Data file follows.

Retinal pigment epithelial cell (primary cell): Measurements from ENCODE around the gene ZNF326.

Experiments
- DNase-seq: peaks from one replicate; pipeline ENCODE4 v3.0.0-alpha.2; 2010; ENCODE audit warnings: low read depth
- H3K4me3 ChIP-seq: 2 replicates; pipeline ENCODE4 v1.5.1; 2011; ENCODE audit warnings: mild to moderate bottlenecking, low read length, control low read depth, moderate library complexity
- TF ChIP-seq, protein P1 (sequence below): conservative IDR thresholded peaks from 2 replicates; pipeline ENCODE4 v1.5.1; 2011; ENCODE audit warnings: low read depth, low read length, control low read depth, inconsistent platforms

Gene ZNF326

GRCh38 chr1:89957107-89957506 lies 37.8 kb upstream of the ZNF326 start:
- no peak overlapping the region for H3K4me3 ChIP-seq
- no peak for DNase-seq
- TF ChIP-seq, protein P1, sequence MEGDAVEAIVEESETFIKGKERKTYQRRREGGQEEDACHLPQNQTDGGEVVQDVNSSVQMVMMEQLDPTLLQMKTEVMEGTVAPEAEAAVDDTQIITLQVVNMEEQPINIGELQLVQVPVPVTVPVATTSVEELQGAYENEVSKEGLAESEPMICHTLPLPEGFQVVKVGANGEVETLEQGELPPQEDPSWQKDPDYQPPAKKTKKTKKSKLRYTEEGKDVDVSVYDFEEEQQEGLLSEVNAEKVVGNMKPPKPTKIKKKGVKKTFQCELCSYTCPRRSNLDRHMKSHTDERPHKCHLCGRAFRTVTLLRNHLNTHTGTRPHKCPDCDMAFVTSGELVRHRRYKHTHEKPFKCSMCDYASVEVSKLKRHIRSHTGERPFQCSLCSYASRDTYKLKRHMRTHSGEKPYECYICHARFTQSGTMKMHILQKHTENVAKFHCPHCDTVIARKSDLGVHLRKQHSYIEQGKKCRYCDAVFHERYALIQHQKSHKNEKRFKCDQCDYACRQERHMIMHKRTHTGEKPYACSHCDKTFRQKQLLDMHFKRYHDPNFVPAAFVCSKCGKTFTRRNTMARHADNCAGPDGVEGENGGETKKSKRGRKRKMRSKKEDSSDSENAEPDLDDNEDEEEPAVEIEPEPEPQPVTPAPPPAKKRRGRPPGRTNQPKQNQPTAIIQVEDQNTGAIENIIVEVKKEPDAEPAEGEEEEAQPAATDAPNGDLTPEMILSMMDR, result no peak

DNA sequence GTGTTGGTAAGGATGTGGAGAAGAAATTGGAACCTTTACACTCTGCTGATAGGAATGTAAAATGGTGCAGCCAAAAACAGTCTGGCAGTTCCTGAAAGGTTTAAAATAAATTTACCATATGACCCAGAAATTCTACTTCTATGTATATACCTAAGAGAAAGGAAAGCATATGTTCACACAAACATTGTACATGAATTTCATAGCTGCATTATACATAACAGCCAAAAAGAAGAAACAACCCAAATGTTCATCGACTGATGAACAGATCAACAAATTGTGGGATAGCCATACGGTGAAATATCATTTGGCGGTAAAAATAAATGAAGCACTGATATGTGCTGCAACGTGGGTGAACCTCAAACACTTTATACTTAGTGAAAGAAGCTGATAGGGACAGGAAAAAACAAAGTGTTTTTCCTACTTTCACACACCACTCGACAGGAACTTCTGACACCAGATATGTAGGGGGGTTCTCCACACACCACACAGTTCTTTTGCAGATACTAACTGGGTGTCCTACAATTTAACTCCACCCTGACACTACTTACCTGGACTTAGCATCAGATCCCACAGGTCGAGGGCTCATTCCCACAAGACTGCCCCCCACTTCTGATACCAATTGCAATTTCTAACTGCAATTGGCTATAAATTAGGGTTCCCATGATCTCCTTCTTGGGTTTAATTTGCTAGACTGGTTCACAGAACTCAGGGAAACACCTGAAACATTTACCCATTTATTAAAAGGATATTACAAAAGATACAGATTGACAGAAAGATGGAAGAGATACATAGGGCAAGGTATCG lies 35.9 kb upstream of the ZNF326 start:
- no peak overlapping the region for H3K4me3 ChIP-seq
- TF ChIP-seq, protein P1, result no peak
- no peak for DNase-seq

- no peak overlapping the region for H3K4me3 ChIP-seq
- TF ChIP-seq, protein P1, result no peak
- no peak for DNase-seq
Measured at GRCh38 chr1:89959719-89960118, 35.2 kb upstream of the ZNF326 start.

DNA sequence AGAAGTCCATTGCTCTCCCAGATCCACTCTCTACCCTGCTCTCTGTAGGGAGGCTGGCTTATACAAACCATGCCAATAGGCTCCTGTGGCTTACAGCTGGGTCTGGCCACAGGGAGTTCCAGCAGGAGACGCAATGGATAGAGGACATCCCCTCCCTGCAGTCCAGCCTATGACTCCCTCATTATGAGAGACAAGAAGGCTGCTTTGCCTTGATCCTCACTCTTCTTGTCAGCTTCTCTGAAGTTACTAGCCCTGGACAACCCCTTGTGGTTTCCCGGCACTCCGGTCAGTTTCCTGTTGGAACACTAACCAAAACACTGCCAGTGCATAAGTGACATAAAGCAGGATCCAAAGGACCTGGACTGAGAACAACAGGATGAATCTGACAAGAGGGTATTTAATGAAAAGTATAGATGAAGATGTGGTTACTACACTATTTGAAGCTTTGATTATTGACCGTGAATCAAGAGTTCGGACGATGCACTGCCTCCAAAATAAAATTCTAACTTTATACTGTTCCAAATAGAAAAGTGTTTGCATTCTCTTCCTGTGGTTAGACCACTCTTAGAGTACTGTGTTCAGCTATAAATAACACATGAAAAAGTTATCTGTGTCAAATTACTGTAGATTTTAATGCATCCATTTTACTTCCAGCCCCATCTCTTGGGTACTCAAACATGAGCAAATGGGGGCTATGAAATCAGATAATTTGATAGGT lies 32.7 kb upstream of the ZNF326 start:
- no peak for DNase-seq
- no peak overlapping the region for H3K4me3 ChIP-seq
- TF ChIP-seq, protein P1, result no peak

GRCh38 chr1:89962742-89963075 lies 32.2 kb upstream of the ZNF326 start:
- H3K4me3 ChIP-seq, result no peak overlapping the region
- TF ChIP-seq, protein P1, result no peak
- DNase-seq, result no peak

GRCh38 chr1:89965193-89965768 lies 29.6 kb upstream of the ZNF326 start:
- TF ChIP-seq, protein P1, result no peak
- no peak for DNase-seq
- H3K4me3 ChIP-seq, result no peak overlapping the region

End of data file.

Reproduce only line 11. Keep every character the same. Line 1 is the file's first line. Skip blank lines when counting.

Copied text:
DNA sequence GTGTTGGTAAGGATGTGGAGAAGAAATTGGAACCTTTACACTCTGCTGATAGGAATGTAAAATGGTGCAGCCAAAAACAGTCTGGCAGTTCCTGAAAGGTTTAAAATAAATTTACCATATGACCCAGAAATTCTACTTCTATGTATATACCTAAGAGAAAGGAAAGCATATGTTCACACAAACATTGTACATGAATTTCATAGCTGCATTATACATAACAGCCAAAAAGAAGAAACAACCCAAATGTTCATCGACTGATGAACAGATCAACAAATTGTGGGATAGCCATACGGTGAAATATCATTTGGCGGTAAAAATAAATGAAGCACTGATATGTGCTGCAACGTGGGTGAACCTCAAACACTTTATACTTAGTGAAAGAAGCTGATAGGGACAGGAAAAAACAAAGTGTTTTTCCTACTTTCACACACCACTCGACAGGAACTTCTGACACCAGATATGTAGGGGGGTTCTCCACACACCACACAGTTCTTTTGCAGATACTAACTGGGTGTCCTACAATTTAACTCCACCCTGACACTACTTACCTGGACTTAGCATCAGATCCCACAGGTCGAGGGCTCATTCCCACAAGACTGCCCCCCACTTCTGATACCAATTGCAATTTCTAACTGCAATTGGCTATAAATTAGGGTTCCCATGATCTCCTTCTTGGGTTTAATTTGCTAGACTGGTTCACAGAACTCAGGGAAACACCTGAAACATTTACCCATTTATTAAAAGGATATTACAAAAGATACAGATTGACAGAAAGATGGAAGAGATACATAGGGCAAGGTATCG lies 35.9 kb upstream of the ZNF326 start: